However, that was not enough to overcome the various barriers due to the significant initial investments and the legal obstacles. A heat pump at the wastewater treatment plant extracting heat from the wastewater (thereby wasting valuable cooling capacity and cold energy into the wastewater) would not be cost-effective due to the efficient heat from the Greater Copenhagen DH system. However, combining these two projects for heating, cooling, and wastewater made the project very profitable, and it was possible to overcome the barriers.

The municipally owned multi-utility

As the municipality owns Taarnby Forsyning, the company aims to be efficient and create value for money for the residents and businesses in the municipality. As a multi-utility, it can explore synergies between the city and the municipal services, such as heating, cooling, wastewater, and water. We could benefit from three essential couplings:

  • The wastewater treatment plant was upgraded with facilities to clean the air from the process, thereby paving the way for the new business district next to the plant and thereby also consumers to the district cooling
  • The management of Taarnby Forsyning could decide that the best solution would be to allocate available space at the wastewater plant for the energy plant and the storage tank, as land in the business district was limited and very expensive.
  • The maximum load hours of the heat pump could be increased from 2,000 to 6,000 hours by using the available cooling capacity to extract heat from the treated wastewater. This double use of the heat pump was the most crucial key to the project.

And not to forget, it was important that the staff of Taarnby Forsyning had a vision and refused to give up and that all three utilities were under one umbrella.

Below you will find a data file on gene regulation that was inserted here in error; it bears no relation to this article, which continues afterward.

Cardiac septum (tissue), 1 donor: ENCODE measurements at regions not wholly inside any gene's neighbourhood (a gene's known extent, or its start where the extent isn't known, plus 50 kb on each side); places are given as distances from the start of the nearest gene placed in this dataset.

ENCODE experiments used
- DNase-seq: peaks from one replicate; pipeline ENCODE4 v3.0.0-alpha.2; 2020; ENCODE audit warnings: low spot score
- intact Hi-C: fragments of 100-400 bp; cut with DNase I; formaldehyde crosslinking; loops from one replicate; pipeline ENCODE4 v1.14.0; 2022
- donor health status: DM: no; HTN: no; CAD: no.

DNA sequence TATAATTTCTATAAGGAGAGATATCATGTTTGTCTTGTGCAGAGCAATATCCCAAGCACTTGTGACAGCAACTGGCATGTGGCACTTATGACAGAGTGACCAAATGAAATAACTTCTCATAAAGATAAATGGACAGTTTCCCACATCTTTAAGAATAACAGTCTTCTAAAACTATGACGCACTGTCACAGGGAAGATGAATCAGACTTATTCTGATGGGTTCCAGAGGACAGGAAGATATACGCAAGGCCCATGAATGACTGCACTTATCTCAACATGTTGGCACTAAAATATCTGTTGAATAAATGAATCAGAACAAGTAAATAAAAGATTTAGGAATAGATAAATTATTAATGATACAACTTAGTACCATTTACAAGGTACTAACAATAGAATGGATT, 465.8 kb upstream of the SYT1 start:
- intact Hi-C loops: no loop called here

The Kastrup Business District and public transport

The new metro to Copenhagen Airport in 2000 was the starting point for a new business district between the Kastrup Metro Station and the sea. The old industrial district was upgraded, not least as the wastewater treatment plant’s lousy smell was eliminated, paving the way for the new urban development. The first new building close to the plant, the Blue Planet Aquarium, was inaugurated in 2010. The remaining 170,000 m2 of offices and hotels will be established from 2021 to 2025.

Efficient public transport attracts offices and institutions, which all have a cooling demand, and we can conclude that the metro and DC go hand in hand in the Danish climate. Establishing the DC branch and filling the tank with cold water took only two months to negotiate contracts with three more consumers in the second stage.

The District Heating network

The DH system was established as a new branch of Taarnby Forsyning in 1980, as Taarnby Municipality joined the Greater Copenhagen district heating system. Today, the system distributes almost 100% renewable heat from CHP plants fueled by waste and biomass, producing 180,000 MWh. A project for extending the network with an additional 50,000 MWh is in the pipeline. That is enough to ensure all heat from the heat pump is utilized even on warm days. The heat pump will generate 20-25% of the total production to the network.

Taarnby Municipality has, following the Heat Supply Act, approved that Taarnby Forsyning can supply DH to all buildings in the district, replacing gas boilers, as DH is the most cost-effective heat supply form in the Kastrup Business district.

The network can be operated at temperatures up to 95 °C, but fortunately, the consumers around the heat pump can accept 75 °C, which a two-stage heat pump can provide.

The district cooling network

As Taarnby Forsyning operates both PEH pipes for water supply and pre-insulated pipes for DH, there has been fair competition between the two pipe concepts. The main reasons for choosing the pre-insulated pipe technology have been that it would be possible to detect leaks and guarantee the same water quality as in the DH system. The additional investments in the pre-insulated pipe network were modest due to the short distance between the consumers.

Taarnby heat pumps

The heat pumps